DEFF Research Database (Denmark)

    Koss Rasmussen, Rasmus

    In CMS, debates on methodology have typically taken second stage to those on epistemology and ontology as the field embraced a plurality of methods. Recent work pushing for CMS to engage more strongly with mainstream theory, however, raises the need for a discussion on how to use methods...

  8. Encouragement to Increase the Use of Psychosocial Skills in the Diagnosis and Therapy of Patients With Functional Dysphonia.

    Science.gov (United States)

    Kollbrunner, Jürg; Seifert, Eberhard

    2017-01-01

    Clinicians believe that psychosocial factors play a causal role in the etiology of many forms of functional dysphonia (FD). But for decades, all attempts to confirm such causation have failed. This paper aims to show the logic of this failure, to discuss the possibilities of employing psychology in therapy nonetheless, and to encourage clinicians to use their psychosocial knowledge and skills. The failure to confirm psychic and social factors as causal in the etiology of FD is basically a consequence of a principal shortcoming of evidence-based medicine (EBM). As the gold standard for validity, reliability, and objectivity in medical research, EBM is based on calculability and hence the processing of quantitative data. But life paths and life situations are best or sometimes only expressible in qualitative, experiential, and idiographic terms. Thus EBM-guided evaluation undervalues most psychosocial studies. This report of an experienced multidisciplinary voice team proposes alternative pathways for integrating psychosocial knowledge into the diagnosis and the treatment of FD. The difference between the fields of activity of psychotherapists and speech-language pathologists is discussed, and the latter group is shown the potential benefits of using more of their psychosocial knowledge and skills. Copyright © 2017 The Voice Foundation. Published by Elsevier Inc. All rights reserved.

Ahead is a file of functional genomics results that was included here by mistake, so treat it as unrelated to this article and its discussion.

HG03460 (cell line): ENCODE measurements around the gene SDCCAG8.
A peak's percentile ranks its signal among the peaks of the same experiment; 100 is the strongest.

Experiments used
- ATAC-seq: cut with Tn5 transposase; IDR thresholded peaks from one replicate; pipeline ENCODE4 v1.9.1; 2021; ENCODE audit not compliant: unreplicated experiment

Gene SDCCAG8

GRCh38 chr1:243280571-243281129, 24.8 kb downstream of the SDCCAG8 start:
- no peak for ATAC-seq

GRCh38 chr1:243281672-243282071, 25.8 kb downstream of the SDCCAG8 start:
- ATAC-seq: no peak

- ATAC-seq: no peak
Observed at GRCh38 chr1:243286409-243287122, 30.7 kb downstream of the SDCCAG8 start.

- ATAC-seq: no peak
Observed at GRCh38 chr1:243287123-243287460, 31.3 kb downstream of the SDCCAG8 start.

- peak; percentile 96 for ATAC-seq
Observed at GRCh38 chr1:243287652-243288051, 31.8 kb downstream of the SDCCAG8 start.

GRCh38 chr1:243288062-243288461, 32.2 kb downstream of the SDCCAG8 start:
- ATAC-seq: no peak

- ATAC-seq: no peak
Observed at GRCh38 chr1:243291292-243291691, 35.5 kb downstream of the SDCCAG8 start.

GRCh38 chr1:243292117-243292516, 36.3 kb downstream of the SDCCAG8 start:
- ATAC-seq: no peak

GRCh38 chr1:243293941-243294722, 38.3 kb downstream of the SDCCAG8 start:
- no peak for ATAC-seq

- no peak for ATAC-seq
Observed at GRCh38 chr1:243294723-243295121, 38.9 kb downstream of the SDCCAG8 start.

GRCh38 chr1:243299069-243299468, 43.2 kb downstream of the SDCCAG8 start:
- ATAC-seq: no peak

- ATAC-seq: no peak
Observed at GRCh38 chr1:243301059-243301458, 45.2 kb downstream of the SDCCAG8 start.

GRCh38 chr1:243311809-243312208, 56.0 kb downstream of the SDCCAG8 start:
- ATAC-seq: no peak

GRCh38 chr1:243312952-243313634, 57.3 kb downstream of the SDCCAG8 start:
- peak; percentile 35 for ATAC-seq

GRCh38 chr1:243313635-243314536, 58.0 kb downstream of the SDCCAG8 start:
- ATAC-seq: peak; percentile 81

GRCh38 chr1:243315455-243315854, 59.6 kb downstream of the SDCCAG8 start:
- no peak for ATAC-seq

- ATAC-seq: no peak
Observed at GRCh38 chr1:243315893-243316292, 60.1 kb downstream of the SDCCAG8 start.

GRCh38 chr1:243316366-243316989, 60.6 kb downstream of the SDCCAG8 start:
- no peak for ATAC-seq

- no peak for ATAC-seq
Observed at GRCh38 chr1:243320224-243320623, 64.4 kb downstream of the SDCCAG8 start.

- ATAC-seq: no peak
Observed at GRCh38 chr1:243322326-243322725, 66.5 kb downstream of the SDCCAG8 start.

9. I Listen and I Believe, I See and I Understand: A Collective Reflection Approach to Understanding Children's Learning Experiences

    Science.gov (United States)

    Mohamed, Carmen

    2011-01-01

    The project on which this report is based set out to establish how exploring children's musicality might encourage adults to consider their engagement with the musical play and learning of children under the age of five. Through reflection and evaluation the participants became aware that they were challenging their own teaching style in response…

  10. Does Believing in "Use It or Lose It" Relate to Self-Rated Memory Control, Strategy Use, and Recall?

    Science.gov (United States)

    Hertzog, Christopher; McGuire, Christy L.; Horhota, Michelle; Jopp, Daniela

    2010-01-01

    After an oral free recall task, participants were interviewed about their memory. Despite reporting similar levels of perceived personal control over memory, older and young adults differed in the means in which they believed memory could be controlled. Older adults cited health and wellness practices and exercising memory, consistent with a "use…

  11. Believing in "making a difference" to collective efforts : Participative efficacy beliefs as a unique predictor of collective action

    NARCIS (Netherlands)

    van Zomeren, Martijn; Saguy, Tamar; Schellhaas, Fabian M. H.

    When rational actors believe that their group can achieve its goals through collective action (i.e., when they have strong group efficacy beliefs), they should not participate in it because they expect little benefit from their own participation. Paradoxically, however, research shows that

  12. Word Problems and Make-Believe: Using Frame Analysis and Ethnomethodology to Explore Aspects of the Culture of Schooling

    Science.gov (United States)

    Benincasa, Luciana

    2017-01-01

    The paper applies Goffman's frame analysis and ethnomethodology to student performance on mathematical word problems. In educational research, frame analysis has usually been limited to primary frames. Instead, in this paper I focus on the kind of secondary frame that Goffman calls 'utilitarian make-believe'. The data consist of a fragment of…

  13. What Is at Play? Meta-techniques in Serious Games and Their Effects on Social Believability and Learning

    NARCIS (Netherlands)

    Linssen, Johannes Maria; Theune, Mariet; de Groot, T.F.

    2013-01-01